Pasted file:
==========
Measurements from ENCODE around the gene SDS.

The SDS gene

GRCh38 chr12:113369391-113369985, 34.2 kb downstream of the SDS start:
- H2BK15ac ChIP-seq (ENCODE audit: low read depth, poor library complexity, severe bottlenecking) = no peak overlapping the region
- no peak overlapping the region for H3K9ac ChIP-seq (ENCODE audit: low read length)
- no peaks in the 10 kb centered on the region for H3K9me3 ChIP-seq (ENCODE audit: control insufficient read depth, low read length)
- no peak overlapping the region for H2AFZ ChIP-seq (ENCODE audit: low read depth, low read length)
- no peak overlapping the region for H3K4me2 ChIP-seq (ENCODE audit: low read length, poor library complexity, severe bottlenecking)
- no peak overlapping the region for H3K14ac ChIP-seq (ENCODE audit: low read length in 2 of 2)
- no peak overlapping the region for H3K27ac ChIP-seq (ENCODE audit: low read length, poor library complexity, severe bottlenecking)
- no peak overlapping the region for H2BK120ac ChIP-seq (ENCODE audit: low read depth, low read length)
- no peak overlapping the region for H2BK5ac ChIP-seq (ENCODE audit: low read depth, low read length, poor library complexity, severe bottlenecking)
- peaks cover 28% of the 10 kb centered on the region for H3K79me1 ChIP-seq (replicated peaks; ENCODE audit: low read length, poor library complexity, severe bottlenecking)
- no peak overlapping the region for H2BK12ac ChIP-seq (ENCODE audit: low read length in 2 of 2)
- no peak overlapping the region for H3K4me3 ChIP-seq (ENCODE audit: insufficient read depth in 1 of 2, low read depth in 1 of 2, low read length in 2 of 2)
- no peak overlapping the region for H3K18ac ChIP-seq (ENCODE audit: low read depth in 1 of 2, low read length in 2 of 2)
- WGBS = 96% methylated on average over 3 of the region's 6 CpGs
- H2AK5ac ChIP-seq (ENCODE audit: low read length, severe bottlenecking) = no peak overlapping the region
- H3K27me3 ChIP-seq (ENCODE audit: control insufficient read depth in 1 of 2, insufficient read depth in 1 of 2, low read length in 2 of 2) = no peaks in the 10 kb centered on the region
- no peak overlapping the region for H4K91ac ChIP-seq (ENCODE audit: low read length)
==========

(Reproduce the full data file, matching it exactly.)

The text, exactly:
Measurements from ENCODE around the gene SDS.

The SDS gene

GRCh38 chr12:113369391-113369985, 34.2 kb downstream of the SDS start:
- H2BK15ac ChIP-seq (ENCODE audit: low read depth, poor library complexity, severe bottlenecking) = no peak overlapping the region
- no peak overlapping the region for H3K9ac ChIP-seq (ENCODE audit: low read length)
- no peaks in the 10 kb centered on the region for H3K9me3 ChIP-seq (ENCODE audit: control insufficient read depth, low read length)
- no peak overlapping the region for H2AFZ ChIP-seq (ENCODE audit: low read depth, low read length)
- no peak overlapping the region for H3K4me2 ChIP-seq (ENCODE audit: low read length, poor library complexity, severe bottlenecking)
- no peak overlapping the region for H3K14ac ChIP-seq (ENCODE audit: low read length in 2 of 2)
- no peak overlapping the region for H3K27ac ChIP-seq (ENCODE audit: low read length, poor library complexity, severe bottlenecking)
- no peak overlapping the region for H2BK120ac ChIP-seq (ENCODE audit: low read depth, low read length)
- no peak overlapping the region for H2BK5ac ChIP-seq (ENCODE audit: low read depth, low read length, poor library complexity, severe bottlenecking)
- peaks cover 28% of the 10 kb centered on the region for H3K79me1 ChIP-seq (replicated peaks; ENCODE audit: low read length, poor library complexity, severe bottlenecking)
- no peak overlapping the region for H2BK12ac ChIP-seq (ENCODE audit: low read length in 2 of 2)
- no peak overlapping the region for H3K4me3 ChIP-seq (ENCODE audit: insufficient read depth in 1 of 2, low read depth in 1 of 2, low read length in 2 of 2)
- no peak overlapping the region for H3K18ac ChIP-seq (ENCODE audit: low read depth in 1 of 2, low read length in 2 of 2)
- WGBS = 96% methylated on average over 3 of the region's 6 CpGs
- H2AK5ac ChIP-seq (ENCODE audit: low read length, severe bottlenecking) = no peak overlapping the region
- H3K27me3 ChIP-seq (ENCODE audit: control insufficient read depth in 1 of 2, insufficient read depth in 1 of 2, low read length in 2 of 2) = no peaks in the 10 kb centered on the region
- no peak overlapping the region for H4K91ac ChIP-seq (ENCODE audit: low read length)